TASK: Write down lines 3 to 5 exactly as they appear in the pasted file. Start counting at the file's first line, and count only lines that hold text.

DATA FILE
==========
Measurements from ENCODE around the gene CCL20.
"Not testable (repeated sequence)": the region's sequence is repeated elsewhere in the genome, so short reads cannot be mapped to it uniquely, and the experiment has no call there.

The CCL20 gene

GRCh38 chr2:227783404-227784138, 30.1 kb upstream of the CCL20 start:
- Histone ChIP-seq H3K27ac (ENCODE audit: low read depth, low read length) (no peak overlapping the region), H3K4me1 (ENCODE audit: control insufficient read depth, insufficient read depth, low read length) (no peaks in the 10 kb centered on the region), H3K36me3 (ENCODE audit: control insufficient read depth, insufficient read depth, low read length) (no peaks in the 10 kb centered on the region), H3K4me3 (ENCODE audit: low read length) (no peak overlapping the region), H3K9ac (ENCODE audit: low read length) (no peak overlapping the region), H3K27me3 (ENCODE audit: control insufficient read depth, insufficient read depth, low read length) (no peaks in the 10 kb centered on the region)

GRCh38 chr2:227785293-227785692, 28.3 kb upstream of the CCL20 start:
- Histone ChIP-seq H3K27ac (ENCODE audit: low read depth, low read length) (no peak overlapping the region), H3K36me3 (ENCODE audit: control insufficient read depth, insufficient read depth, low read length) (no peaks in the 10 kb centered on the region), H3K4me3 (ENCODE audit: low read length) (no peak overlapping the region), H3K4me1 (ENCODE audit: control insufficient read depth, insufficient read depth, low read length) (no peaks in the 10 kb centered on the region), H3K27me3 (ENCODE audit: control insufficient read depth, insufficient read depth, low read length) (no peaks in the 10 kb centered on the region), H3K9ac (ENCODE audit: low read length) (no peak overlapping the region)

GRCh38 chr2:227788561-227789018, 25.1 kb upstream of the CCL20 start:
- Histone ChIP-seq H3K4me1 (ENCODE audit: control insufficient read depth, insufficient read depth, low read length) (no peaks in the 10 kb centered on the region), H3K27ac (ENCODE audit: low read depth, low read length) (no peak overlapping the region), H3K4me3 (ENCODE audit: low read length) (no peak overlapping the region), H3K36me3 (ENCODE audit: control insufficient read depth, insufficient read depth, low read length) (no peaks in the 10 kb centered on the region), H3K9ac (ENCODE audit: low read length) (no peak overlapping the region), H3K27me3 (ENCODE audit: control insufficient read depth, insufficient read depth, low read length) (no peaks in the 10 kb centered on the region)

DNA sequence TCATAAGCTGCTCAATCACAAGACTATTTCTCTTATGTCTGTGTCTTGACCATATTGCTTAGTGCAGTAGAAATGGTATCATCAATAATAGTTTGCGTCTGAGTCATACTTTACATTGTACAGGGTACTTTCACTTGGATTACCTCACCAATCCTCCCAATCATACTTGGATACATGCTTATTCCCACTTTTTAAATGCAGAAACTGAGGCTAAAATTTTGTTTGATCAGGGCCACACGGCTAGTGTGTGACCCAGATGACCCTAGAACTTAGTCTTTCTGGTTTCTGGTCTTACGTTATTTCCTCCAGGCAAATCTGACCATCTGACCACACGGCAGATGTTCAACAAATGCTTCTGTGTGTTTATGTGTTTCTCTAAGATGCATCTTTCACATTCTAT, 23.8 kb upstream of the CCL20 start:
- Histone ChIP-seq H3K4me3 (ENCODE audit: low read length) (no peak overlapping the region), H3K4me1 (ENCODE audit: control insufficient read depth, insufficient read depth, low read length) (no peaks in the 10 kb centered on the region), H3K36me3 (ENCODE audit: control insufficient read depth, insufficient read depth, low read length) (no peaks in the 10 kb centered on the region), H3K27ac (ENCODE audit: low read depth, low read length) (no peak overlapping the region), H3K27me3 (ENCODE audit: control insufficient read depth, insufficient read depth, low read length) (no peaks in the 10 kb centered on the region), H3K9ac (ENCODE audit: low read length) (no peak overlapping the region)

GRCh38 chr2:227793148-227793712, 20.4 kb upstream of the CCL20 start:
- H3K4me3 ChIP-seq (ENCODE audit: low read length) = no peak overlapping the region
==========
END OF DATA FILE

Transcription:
The CCL20 gene

GRCh38 chr2:227783404-227784138, 30.1 kb upstream of the CCL20 start:
- Histone ChIP-seq H3K27ac (ENCODE audit: low read depth, low read length) (no peak overlapping the region), H3K4me1 (ENCODE audit: control insufficient read depth, insufficient read depth, low read length) (no peaks in the 10 kb centered on the region), H3K36me3 (ENCODE audit: control insufficient read depth, insufficient read depth, low read length) (no peaks in the 10 kb centered on the region), H3K4me3 (ENCODE audit: low read length) (no peak overlapping the region), H3K9ac (ENCODE audit: low read length) (no peak overlapping the region), H3K27me3 (ENCODE audit: control insufficient read depth, insufficient read depth, low read length) (no peaks in the 10 kb centered on the region)